• To improve the speed of decorators use setUseHashlookup(true) on all structured viewers.


  • Query setup: If you are added to the cc list on a report that is not picked up by your usual queries it may go unnoticed. One trick is to create a query for ALL products except the product you usually work in (and hence have queries for) and set the cc field of the query to your id. Now you will be notified of anybody adding you to the cc of a product you don't usually monitor.


  • Including Platform plug-ins in search: Java search (Ctrl+H > Java Search) will include all plugins in your Plugin-in Dependencies. If you want to search other plugins as well, open the Plug-ins view, right click on the desired plugin(s) and choose 'Add to Java Search'. That plugin will now always be included in your java searches.


  • Task List problems: do not ask users to send or attach their Task List, since it can contain highly sensitive information. If needed ask the user to create a new workspace and try to reproduce the problem there, ensuring that they have not included any user private or company private information, and have them send that.
  • Plug-ins fail to load: verify that plug-in dependencies are met via the Validate Plug-in Set button on the launch configuration Plug-ins tab.
  • Startup failure: If you get an IStartup failure message or a ClassNotFoundException on startup this is often the result of some step in the activation of the plug-in failing.
    • Attempt to find the earliest exception thrown within the in the plug-in's activation process. For example, this could occur in TasksUiPlugin.start() or TasksUiPlugin.<init>.
    • If the cause of the failure is not straightforward, the problem could be due to a class loading race condition. This can sometimes be verified by trying a different VM like IBM's or BEA's and checking if that resolves the problem. If this is the case, please file a bug.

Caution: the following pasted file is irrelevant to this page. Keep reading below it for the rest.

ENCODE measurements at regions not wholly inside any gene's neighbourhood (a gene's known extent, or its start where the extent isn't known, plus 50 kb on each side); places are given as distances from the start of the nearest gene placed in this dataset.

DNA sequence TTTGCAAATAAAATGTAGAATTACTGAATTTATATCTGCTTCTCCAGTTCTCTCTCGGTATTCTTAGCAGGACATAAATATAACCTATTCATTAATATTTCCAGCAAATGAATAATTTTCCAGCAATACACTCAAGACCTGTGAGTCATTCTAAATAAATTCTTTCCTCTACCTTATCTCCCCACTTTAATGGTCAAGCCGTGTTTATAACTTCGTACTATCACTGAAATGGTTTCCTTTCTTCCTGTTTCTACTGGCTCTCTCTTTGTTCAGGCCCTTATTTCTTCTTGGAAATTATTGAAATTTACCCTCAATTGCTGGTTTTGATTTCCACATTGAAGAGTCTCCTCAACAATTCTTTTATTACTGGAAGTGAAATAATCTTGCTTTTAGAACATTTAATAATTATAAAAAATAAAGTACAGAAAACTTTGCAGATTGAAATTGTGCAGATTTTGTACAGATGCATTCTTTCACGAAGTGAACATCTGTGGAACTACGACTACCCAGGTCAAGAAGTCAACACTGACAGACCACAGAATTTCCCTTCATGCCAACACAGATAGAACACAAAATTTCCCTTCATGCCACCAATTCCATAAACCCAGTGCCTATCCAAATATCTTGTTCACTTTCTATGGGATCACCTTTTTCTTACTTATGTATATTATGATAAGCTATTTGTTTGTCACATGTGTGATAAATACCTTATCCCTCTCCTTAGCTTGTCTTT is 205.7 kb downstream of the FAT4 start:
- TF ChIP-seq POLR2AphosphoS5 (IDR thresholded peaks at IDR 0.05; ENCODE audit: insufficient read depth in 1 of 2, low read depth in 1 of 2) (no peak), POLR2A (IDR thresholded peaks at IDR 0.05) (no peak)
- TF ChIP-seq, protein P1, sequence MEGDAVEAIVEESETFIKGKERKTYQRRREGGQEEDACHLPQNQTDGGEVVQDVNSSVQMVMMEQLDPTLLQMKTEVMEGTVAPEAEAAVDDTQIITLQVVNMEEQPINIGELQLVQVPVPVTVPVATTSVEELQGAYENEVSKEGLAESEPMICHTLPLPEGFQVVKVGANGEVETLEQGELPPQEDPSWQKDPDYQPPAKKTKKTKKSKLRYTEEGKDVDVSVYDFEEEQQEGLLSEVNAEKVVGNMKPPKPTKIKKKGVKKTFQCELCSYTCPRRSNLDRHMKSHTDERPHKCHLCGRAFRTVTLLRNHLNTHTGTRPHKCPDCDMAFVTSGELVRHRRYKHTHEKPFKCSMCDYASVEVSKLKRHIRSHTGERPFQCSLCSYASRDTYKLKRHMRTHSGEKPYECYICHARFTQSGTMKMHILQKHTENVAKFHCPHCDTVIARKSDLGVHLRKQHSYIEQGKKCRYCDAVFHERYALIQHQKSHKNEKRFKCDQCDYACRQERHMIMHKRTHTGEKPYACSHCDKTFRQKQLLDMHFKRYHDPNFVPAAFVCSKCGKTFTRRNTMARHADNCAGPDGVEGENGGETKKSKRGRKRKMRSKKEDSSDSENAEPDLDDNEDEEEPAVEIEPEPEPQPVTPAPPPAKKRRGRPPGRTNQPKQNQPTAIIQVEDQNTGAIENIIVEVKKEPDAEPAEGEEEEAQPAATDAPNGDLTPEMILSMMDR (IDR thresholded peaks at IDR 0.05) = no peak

• Getting a thread dump (when Eclipse hangs):
    • On Windows use the tool found at the adaptj home page:
      • Follow the link and select button "Launch" and run the applet
      • Select menu Process > Thread Dump
      • In the combo box "Process ID" select the Java VM and click OK
    • Or, run Eclipse with the -debug option (or use java.exe instead javaw.exe on windows), then
      • On Windows: Hit a Ctrl-Break few times on the console window during that long synchronization to capture the thread dump
    • Or, on Linux: Use Ctrl-\ on the console or send SIG_QUIT signal: kill -SIGQUIT pid
    • Or, with jconsole (requires 1.5 jdk, works on any OS):
      • Launch eclipse -vmargs
      • Launch the JDK's jconsole tool. You can attach to the Java Process and copy&paste the thread dump.
    • Use jps to find the PIDs of Java processes and jstack to show the stack trace of Java processes: jstack pid
      • Supported starting JDK 5 for UNIX / JDK 6 for Windows
    • See this Weblog on jstack
    • Also see Thread Dump and Concurrency Locks for more details.
  • Startup problems and deadlocks: for a diagnosis of a potential problem see diagnosis on